In addition to keeping up with the Ferraris, Mercedes and Red Bulls at Monaco, one must also keep up with the Joneses. That’s why Haas F1 Team is bringing an updated livery to its already quick and ever-improving Haas VF-17.
Sleek tones of gray have replaced the red portions of the car, sans for the angular red accent mark at the rear which has been a trademark of Haas F1 Team since its debut last season. It’s a styling upgrade for a locale where upgraded style is a way of life.
Monaco is the epitome of Formula One. High-powered and sophisticated cars competing in a playground built for the high-powered and sophisticated. Monaco is the smallest and most densely populated country in the world, but its reach is global. It’s why Haas Automation – the largest machine tool builder in North America – uses Formula One to showcase its advanced machining technology to a worldwide audience.
Racing goes global May 28, and it’s the Monaco Grand Prix that kicks of motorsports’ most glorious day. For those in America – home to Haas F1 Team – it's breakfast in Monaco, lunch in Indianapolis and dinner in Charlotte via the Monaco Grand Prix, the Indianapolis 500 and the Coca-Cola 600.
But first, Monaco. Organized racing began in 1929 when Anthony Noghes, son of a wealthy cigarette baron, proposed a grand prix through the streets of Monte Carlo. On April 14, the inaugural Monaco Grand Prix was held and it was won by William Grover-Williams in a Bugatti. In this year’s 75th Monaco Grand Prix, the same basic layout crafted by Noghes will challenge today’s Formula One drivers.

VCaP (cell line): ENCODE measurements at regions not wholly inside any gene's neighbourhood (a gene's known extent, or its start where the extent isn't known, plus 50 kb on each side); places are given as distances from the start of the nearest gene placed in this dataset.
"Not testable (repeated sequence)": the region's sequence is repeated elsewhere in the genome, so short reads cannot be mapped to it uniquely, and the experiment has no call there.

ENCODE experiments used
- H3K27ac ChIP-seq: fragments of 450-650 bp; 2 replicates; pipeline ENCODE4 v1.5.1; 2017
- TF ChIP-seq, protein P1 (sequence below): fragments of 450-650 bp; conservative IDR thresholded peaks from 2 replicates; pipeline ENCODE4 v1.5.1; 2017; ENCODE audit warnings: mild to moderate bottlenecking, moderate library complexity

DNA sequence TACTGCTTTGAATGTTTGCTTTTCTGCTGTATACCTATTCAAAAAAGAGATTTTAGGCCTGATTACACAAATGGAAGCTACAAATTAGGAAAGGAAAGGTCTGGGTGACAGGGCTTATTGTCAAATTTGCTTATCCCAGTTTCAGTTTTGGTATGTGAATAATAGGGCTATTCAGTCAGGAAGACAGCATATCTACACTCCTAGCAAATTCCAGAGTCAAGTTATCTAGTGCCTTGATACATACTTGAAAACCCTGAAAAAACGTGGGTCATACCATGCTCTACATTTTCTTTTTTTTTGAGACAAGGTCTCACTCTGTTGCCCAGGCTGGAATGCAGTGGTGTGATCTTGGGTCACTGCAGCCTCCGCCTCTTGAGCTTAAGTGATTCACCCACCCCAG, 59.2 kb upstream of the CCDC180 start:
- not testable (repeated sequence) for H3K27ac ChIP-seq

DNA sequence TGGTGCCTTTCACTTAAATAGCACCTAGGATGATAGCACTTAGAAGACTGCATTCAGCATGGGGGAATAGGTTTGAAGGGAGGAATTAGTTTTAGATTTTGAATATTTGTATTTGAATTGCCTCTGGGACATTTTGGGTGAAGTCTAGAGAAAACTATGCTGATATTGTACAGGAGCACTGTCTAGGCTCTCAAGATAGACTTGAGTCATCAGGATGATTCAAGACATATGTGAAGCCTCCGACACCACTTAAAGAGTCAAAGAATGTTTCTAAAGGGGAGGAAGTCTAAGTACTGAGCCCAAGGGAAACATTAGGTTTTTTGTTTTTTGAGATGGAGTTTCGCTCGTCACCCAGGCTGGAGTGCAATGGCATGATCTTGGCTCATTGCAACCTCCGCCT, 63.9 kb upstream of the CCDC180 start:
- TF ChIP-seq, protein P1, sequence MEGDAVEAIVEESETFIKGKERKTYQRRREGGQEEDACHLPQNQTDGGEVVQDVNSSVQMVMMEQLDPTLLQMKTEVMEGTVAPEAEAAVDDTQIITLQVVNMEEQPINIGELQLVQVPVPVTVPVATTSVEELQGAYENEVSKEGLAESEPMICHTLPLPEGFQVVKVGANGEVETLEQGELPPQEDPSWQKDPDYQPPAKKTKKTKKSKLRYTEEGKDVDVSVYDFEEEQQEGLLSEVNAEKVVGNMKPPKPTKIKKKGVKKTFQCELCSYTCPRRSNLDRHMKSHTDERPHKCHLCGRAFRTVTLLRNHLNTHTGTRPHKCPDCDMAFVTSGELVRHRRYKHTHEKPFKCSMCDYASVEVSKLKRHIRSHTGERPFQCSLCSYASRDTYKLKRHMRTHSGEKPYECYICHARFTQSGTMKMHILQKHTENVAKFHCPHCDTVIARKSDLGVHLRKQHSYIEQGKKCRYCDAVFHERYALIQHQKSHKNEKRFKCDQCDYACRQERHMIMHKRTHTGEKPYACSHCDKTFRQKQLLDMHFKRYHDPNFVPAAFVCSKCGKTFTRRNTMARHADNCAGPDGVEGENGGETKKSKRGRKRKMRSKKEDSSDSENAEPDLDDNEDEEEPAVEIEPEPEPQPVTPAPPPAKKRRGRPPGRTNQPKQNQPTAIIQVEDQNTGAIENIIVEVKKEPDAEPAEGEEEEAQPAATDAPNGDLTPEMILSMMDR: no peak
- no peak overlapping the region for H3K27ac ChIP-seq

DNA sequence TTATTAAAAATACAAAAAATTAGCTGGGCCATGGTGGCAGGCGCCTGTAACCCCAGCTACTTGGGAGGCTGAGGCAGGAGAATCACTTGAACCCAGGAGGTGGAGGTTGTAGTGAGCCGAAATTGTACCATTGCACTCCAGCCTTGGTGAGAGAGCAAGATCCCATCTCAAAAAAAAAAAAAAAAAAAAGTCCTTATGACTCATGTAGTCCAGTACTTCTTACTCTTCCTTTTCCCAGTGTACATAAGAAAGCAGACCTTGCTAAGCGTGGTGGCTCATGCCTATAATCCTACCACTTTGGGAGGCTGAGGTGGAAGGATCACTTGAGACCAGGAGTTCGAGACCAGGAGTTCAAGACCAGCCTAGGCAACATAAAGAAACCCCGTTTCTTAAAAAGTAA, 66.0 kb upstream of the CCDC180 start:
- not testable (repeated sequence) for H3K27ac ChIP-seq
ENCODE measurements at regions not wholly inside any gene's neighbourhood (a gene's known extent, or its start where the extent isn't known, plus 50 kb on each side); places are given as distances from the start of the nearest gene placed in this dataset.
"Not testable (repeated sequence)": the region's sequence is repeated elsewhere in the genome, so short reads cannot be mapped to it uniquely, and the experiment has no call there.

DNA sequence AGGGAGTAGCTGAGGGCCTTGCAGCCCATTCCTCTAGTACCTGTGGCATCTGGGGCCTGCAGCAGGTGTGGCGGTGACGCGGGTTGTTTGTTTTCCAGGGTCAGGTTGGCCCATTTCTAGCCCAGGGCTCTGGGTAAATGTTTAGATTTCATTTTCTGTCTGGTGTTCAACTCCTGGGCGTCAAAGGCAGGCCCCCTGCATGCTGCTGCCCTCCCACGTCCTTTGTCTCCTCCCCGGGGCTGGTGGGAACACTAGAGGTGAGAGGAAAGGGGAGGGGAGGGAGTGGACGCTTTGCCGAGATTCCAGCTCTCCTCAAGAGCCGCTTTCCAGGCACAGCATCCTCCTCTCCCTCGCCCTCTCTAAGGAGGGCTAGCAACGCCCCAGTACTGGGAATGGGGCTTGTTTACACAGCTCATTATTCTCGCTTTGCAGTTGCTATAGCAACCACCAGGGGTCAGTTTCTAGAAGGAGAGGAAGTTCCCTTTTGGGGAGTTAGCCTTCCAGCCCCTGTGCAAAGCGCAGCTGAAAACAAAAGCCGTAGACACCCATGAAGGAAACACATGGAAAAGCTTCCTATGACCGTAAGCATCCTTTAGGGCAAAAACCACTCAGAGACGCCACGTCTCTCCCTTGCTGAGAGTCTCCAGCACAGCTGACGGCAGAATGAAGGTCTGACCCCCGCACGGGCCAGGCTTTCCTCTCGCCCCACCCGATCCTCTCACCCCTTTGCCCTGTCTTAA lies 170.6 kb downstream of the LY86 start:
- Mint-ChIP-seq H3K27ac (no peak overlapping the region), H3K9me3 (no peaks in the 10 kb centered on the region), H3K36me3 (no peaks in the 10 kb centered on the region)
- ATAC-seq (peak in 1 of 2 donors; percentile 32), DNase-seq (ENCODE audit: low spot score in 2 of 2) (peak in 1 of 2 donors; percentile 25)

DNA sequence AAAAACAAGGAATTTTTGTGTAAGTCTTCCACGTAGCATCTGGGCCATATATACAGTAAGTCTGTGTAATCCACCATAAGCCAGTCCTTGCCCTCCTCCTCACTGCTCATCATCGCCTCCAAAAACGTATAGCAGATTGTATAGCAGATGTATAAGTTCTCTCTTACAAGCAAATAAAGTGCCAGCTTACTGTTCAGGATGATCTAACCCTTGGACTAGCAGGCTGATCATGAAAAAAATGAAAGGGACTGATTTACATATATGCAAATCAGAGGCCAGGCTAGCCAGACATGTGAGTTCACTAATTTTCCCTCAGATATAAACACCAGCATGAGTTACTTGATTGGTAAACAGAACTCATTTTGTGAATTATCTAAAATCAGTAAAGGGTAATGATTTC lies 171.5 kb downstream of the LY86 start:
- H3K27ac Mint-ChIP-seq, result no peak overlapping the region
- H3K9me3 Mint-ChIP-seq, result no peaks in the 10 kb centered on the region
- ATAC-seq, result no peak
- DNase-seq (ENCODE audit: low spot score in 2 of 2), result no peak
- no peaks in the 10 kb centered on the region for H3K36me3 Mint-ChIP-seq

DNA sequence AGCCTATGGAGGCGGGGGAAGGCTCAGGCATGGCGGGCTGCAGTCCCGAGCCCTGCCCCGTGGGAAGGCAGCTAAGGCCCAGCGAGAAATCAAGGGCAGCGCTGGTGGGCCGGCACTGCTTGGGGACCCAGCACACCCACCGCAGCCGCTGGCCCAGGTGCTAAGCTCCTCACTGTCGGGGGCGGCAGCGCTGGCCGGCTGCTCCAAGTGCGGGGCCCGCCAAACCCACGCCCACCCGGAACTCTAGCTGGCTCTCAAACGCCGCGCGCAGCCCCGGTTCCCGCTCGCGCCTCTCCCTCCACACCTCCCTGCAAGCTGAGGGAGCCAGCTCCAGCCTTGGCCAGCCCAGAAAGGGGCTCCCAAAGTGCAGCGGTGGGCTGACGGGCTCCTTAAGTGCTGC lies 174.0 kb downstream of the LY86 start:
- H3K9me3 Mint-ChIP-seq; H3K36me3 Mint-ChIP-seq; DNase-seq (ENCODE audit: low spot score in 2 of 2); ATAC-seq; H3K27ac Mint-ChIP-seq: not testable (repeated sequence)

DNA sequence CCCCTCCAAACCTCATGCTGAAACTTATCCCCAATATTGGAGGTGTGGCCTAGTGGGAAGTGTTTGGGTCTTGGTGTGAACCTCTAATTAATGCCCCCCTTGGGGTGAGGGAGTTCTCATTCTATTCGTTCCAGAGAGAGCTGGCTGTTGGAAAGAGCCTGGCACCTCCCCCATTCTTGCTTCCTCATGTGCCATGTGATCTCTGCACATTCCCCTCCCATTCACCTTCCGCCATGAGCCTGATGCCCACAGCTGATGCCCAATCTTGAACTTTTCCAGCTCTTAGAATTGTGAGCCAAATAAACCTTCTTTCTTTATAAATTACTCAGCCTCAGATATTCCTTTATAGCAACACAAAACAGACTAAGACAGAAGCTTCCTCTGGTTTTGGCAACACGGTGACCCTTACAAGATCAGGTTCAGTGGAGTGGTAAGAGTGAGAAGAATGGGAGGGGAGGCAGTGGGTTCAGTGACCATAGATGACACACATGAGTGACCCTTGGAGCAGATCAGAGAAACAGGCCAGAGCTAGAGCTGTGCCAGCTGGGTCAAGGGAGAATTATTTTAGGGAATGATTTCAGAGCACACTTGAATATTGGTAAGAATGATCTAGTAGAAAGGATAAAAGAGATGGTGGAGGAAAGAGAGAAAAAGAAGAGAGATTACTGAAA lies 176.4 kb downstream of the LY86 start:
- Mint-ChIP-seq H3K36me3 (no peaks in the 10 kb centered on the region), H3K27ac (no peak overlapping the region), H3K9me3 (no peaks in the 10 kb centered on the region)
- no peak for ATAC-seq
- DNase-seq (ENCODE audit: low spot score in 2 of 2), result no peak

Challenge is the key word, for there is no more challenging venue than Monaco. The 78-lap race around the 3.337-kilometer (2.074-mile), 19-turn street circuit features many elevation changes and the tightest corners on the series’ 20-race calendar. It also lays claim to having the only tunnel in Formula One, which forces drivers to adjust their eyes from glaring sun to shade every lap.
Monaco is the shortest circuit in Formula One and home to the sport’s slowest corner – the hairpin turn six – which drivers navigate at a pedestrian 50 kph (31 mph) while in maximum steering lock. It’s why three-time Formula One champion Nelson Piquet said racing at Monaco was “like trying to cycle around your living room”. Despite being the shortest track, Monaco is the longest Formula One race in terms of time and, if hampered by wet weather, it will certainly go to its full, two-hour time limit. As a result, the glitz and glamour of Monaco is juxtaposed by the gumption it takes to navigate a street circuit that is nearly 90 years old and lined with menacing Armco barrier.
Haas F1 Team drivers Romain Grosjean and Kevin Magnussen have seven Monaco Grand Prix starts between them – five by Grosjean and two by Magnussen. Grosjean’s best result is eighth in 2014 and Magnussen’s is 10th, also in 2014.
As drivers for the only American team in Formula One and the first since 1986, Grosjean and Magnussen will enjoy a high profile in the United States as Monaco kicks off the day’s cavalcade of racing, ensnaring race fans from early morning to late at night.